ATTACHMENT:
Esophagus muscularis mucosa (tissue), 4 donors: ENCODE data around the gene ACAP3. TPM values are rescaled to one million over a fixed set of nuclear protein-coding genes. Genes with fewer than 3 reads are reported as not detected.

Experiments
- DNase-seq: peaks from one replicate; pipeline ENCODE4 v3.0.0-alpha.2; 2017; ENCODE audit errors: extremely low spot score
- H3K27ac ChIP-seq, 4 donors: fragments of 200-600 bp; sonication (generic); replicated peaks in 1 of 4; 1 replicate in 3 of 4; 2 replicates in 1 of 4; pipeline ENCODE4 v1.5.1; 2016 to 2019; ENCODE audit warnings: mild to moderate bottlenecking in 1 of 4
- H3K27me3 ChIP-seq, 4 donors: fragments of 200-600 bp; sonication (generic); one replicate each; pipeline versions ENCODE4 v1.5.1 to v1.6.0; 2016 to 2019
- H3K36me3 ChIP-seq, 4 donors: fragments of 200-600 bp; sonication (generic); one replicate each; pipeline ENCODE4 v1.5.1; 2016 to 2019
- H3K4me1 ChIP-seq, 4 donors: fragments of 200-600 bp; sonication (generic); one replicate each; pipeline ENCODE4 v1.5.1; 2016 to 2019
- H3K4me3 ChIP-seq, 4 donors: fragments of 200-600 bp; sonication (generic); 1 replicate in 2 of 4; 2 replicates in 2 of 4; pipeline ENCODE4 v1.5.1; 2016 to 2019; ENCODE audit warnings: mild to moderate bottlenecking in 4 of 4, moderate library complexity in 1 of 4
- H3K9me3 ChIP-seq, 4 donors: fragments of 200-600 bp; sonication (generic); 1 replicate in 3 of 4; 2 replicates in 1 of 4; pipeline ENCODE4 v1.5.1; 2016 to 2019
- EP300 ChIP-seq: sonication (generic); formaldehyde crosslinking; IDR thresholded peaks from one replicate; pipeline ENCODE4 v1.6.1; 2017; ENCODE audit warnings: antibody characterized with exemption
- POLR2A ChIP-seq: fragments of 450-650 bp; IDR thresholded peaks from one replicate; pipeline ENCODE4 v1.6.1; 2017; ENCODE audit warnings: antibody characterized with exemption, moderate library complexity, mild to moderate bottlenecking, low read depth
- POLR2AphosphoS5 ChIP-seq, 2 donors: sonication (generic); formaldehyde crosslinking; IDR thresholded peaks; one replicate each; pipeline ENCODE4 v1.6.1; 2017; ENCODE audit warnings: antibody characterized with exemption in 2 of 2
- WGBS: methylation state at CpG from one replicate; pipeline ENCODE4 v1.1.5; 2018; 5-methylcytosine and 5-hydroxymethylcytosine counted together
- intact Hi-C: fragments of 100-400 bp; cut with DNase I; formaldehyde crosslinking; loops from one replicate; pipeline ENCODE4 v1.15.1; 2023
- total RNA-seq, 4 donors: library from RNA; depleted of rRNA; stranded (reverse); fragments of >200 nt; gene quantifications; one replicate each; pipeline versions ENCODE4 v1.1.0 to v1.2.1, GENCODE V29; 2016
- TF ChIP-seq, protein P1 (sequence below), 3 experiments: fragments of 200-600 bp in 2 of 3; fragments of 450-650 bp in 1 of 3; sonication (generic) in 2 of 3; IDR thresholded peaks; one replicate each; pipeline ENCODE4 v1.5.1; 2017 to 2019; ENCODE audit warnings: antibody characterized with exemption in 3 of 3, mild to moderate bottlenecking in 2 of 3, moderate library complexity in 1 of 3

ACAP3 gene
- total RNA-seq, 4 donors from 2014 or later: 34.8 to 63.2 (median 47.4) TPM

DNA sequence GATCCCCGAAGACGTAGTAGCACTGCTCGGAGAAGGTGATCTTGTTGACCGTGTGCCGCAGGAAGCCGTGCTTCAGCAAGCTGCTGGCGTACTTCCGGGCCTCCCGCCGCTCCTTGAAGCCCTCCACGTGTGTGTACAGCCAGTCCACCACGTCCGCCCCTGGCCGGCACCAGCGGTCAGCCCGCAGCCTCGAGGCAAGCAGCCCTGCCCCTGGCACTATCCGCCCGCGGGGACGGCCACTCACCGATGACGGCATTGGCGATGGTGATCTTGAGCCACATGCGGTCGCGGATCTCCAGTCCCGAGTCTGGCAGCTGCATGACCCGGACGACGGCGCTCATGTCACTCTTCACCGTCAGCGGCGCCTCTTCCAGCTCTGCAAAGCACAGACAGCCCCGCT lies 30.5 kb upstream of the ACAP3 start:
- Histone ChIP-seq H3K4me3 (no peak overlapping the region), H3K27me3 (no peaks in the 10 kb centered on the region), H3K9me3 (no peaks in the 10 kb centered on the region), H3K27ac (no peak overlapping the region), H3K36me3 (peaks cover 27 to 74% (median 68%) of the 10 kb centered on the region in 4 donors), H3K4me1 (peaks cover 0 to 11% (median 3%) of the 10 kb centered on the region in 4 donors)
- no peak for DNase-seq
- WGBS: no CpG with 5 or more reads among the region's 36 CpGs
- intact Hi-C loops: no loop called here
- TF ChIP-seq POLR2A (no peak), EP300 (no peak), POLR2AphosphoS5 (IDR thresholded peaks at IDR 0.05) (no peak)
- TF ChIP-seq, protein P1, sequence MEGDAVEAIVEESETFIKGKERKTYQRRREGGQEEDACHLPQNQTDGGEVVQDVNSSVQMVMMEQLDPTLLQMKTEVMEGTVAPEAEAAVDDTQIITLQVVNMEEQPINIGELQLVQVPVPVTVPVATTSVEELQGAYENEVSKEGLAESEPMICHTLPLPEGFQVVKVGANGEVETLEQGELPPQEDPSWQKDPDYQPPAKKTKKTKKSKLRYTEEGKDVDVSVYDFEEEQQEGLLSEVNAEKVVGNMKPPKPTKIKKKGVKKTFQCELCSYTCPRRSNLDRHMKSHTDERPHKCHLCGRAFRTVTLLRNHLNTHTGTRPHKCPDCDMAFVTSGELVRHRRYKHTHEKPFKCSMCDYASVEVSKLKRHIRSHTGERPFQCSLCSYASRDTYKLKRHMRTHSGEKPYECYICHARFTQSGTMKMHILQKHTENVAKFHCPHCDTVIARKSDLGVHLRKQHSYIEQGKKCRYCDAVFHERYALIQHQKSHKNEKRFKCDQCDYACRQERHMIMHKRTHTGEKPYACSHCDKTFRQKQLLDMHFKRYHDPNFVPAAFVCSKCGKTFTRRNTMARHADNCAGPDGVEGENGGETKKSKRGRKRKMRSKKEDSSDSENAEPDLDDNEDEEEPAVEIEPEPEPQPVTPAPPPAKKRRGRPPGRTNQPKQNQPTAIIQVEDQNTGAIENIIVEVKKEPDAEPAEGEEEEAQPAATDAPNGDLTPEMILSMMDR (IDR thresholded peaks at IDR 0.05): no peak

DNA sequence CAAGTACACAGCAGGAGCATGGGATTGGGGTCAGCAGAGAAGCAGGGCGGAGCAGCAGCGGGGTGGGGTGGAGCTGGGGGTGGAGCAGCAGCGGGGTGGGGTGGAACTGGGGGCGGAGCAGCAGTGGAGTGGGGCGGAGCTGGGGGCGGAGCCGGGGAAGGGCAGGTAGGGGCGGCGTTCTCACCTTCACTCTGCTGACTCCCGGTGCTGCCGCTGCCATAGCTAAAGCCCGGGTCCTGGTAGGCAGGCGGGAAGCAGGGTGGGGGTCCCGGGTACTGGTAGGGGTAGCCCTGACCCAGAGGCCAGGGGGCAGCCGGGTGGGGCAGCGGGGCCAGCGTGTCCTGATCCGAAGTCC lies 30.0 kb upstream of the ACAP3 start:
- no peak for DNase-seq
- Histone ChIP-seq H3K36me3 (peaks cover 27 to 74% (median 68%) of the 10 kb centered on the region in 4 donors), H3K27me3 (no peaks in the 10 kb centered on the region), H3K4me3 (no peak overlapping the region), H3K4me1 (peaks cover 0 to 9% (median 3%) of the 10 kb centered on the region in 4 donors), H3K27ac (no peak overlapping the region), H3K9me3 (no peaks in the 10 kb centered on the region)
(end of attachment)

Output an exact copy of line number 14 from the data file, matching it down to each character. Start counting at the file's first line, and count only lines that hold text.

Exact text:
- intact Hi-C: fragments of 100-400 bp; cut with DNase I; formaldehyde crosslinking; loops from one replicate; pipeline ENCODE4 v1.15.1; 2023